Teeps

Exposing Deception in Software Development - Who's really building your app?

03 April 2015 by Terrence Donnelly

72cabc88b53f2edf3ea17f79f4e371c442ebf6cd

Congratulations on making it this far. You have your entire business model laid out in front of you. Wireframes, financial projections... You may even have VCs begging to give you funding. The next big mobile solution is within your reach. All of the blood, sweat and tears that you've put in are now neatly organized and ready for execution.

You've found your ideal development agency. They're the real deal, you can feel it. All over the front of their website are their clients' logos: Netflix, Target, Sony, Facebook. You know, the usual.

Problem:

You feverishly click each logo, hoping to see exactly what they did for these companies. Your web browser is obviously acting up since the links won't load. No worries, they're totally telling the truth. Right? Perhaps not. Ok, so maybe their graphics designer had an internship at Target corporate headquarters in college... But did the agency provide a solution comparable to what you're asking them to build? Did they provide anything that should merit your respect and willingness to pay a substantial premium for their services because of their "portfolio?" These loose associations that an agency's staff may have with Fortune 500 companies are an extreme misrepresentation of the integrity of their business services. However, they are often willing to flaunt them as noteworthy accomplishments, implying that they've actually built something for those companies.

Solution:

Ask them what they did for these companies. Have them give you details. If your hiring decision is based on them working with these companies, you should know the capacity in which they worked with them. They may be under an NDA, but they can still provide you with some kind of context. "We designed something for them." or "We built software for them."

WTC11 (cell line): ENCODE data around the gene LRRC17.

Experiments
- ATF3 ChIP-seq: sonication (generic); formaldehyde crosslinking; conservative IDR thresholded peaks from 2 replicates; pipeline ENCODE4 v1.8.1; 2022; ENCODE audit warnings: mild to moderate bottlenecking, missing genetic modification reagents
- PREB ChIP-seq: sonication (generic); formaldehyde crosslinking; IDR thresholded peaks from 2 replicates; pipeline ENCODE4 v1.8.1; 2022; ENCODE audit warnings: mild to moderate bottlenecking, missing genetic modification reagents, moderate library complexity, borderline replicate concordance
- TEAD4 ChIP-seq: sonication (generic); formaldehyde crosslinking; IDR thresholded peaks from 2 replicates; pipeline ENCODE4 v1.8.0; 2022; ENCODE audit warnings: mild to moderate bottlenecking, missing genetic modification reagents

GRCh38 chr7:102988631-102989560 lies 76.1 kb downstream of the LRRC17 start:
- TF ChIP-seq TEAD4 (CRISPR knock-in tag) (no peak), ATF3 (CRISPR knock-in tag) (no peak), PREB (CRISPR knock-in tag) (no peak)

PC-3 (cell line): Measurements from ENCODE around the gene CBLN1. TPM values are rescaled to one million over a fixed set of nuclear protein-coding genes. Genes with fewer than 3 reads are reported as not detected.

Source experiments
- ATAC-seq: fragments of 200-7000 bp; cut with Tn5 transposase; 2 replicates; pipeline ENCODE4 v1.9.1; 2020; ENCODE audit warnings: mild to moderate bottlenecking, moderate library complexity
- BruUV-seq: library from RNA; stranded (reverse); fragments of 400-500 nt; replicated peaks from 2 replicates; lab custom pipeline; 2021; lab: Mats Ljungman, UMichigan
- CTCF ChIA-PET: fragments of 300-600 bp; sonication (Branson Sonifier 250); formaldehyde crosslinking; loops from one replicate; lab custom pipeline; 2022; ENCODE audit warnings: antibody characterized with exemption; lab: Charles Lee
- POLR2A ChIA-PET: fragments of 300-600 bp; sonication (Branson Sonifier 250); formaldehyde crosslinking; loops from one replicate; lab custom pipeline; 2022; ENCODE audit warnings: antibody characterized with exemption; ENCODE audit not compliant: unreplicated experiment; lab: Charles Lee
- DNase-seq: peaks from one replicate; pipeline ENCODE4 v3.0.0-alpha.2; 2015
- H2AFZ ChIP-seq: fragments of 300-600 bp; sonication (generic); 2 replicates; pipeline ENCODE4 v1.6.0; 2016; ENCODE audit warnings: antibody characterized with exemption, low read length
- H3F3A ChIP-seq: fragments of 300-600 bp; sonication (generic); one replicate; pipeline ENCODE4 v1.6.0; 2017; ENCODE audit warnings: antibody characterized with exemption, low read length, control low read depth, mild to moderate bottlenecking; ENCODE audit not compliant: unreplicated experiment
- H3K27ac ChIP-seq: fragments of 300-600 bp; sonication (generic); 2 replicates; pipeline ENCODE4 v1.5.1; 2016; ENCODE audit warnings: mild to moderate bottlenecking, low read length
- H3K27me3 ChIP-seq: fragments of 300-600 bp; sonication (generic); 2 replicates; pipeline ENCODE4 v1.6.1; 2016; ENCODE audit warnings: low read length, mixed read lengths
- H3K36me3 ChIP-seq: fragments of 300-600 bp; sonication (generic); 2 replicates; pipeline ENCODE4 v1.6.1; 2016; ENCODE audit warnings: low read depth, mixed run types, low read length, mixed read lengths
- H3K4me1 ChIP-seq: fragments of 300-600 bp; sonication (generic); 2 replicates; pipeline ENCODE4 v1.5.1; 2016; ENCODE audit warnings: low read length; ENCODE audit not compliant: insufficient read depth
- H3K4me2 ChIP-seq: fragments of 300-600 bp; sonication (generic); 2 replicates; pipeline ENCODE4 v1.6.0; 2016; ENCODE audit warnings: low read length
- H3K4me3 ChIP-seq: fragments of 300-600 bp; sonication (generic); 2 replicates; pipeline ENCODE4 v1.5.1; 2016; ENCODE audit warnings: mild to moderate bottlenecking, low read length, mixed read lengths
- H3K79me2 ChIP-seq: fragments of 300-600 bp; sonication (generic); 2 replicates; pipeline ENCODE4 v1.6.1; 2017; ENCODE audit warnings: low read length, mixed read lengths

Problem:

Your prospective agency is not entirely transparent about who is building your project, yet they're charging you $160 an hour.

Solution:

Ask if you can meet with them and the development team assigned to your project. You'll find that an overwhelming amount of the time, they can not accomodate this request. Why? Because they're pocketing $140 of the $160 hourly premium and outsourcing your development to India. Now, that doesn't mean the developer in India building your project isn't a brilliant developer capable of great work, but it does mean that you just paid $140 an hour for a glorified referral under the guise of an honest agency. Custom software is an extremely complex and delicate undertaking. It can be an extreme risk to entrust your investment and future business success to someone who you've never met and may never meet; not to mention that the agency building your project probably hasn't met them either. No, Skype doesn't count.

Bottom line?

Insist upon transparency. If you wanted your app outsourced, you could just hire a developer yourself. Don't pay agency rates for an agency that doesn't have their own internal team.

Want to know what it's like to work with a local development agency? Swing by our office in Winter Park, FL. We're here 9-5 on weekdays. You can chat with our iOS lead, James, over a cup of joe, or sip some scotch with our Android guru, Daniel. Our focus is building great products, and helping to strip away the confusing layers that surround mobile development today.

Let's build your next big thing.

Contact Us